The New York Times -- unrelenting champion of the underprivileged, mighty battler against all corporate evils, and vehement opponent of Republican tax cuts for the "rich and powerful" -- lives by a far more self-serving motto:
All the corporate welfare that's fit to collect.
You won't see it reported on the Times' front page, so here's the scoop: The Gray Lady is a greedy leech, siphoning off millions of dollars in state taxpayer subsidies for private real estate development disguised as a public good. Now, the company stands to benefit from a federal tax-exempt bond program intended to help businesses devastated by the Sept. 11 terrorist attacks.
This week, it was revealed that the Times Company's development partner for the headquarters project has asked city officials for $400 million in federally financed "Liberty Bonds." The federal program was meant for rebuilding in New York City's Sept. 11 disaster zone, not for subsidizing a private newspaper's long-planned palatial ambitions.
The background: While small business owners near Ground Zero in lower Manhattan struggled to pick up the pieces after the Sept. 11 terrorist attacks, all the midtown Manhattan fat cats at the Times had to do was throw a tantrum to obtain public funding for a new building. After the newspaper's executives threatened to move their workers out of town, city and state officials coughed up a vast tract of land on the edge of Times Square for a shiny, new 52-story headquarters.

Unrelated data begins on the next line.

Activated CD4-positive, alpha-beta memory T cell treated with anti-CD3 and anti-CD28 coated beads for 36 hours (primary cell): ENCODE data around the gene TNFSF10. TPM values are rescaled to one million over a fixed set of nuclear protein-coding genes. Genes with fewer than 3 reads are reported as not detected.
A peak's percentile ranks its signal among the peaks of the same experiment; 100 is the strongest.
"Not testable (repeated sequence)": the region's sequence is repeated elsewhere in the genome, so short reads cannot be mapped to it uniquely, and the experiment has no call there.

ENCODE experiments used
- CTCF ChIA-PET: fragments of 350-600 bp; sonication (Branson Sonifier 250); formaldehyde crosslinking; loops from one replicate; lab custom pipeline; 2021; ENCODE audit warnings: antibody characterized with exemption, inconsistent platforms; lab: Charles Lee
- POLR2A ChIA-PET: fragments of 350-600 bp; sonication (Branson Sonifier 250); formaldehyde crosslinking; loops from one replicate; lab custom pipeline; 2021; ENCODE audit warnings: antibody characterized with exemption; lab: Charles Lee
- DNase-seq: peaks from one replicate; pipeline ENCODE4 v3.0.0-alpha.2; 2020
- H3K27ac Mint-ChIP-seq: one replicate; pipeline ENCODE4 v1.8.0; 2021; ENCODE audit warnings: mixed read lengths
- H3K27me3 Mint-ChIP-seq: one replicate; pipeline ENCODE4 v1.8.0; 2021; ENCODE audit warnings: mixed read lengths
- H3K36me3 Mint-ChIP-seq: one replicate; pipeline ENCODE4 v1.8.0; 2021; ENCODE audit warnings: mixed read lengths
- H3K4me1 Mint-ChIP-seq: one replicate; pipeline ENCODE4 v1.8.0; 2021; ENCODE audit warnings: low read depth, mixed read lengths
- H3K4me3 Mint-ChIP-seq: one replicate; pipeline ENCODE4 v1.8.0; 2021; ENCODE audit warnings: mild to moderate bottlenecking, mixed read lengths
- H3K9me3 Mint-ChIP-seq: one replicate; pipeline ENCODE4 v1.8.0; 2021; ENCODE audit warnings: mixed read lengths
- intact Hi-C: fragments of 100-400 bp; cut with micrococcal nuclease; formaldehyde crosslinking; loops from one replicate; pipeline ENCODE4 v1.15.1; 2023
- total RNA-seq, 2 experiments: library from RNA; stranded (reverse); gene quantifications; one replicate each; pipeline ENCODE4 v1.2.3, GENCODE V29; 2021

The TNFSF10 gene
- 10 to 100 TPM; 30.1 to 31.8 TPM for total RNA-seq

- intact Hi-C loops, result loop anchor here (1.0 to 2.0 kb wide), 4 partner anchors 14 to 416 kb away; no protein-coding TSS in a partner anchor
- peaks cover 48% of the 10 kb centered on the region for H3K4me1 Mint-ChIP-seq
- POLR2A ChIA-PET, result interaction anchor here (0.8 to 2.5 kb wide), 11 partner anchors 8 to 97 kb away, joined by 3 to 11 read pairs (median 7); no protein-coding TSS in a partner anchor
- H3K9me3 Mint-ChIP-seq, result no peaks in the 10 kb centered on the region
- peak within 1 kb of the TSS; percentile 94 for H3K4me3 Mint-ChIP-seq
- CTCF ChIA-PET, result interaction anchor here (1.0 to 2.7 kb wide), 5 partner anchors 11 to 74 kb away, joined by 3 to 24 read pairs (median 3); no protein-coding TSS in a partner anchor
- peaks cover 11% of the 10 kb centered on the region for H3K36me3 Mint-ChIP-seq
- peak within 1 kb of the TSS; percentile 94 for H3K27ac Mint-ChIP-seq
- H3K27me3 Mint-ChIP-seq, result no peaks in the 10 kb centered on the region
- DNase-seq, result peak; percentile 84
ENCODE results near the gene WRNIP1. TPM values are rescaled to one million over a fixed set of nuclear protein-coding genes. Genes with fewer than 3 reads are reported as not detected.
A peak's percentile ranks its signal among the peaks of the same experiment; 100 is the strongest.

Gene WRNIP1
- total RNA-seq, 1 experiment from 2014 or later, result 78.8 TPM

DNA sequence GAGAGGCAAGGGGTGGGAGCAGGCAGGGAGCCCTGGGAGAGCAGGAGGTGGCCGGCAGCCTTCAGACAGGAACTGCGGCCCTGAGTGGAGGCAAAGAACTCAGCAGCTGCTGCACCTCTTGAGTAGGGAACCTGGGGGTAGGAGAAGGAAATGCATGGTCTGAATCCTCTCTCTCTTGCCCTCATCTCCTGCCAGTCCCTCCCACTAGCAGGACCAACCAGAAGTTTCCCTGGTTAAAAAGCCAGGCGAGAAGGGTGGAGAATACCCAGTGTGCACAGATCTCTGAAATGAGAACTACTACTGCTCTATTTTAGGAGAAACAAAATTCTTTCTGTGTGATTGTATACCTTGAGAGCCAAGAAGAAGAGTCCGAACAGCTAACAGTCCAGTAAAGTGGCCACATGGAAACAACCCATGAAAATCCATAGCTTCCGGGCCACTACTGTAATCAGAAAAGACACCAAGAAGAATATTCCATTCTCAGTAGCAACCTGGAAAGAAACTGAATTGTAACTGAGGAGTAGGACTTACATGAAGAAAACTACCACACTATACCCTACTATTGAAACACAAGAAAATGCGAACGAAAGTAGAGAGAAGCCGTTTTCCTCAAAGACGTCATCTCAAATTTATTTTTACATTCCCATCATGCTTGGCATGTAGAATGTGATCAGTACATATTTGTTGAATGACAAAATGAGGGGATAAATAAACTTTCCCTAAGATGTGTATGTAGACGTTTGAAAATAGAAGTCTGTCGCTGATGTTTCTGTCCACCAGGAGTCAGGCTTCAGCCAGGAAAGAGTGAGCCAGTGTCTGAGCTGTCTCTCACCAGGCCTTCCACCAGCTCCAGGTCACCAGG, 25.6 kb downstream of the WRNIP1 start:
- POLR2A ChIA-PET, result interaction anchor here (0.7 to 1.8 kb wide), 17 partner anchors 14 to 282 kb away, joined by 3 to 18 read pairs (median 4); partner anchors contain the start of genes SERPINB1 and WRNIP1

One minor glitch: The land that government authorities proposed to give away -- and the 11 buildings and 30 businesses located on it -- wasn't theirs for the taking. No matter. The corporate welfare conspirators invoked two magic words: eminent domain.
Eminent domain powers were originally intended only for "public use" projects, such as highways or bridges. But with the wave of a pen, the Empire State Development Corporation, a "public benefit corporation," condemned the coveted private property on Eighth Avenue between 40th and 41st Streets for the Times' new digs. Opposed to special tax breaks for everyone else, the Times' project comes lined with a handy $26.1 million in sales-tax exemptions on equipment and materials used for construction, a waiver of the mortgage-recording tax, and a discount on electricity rates.
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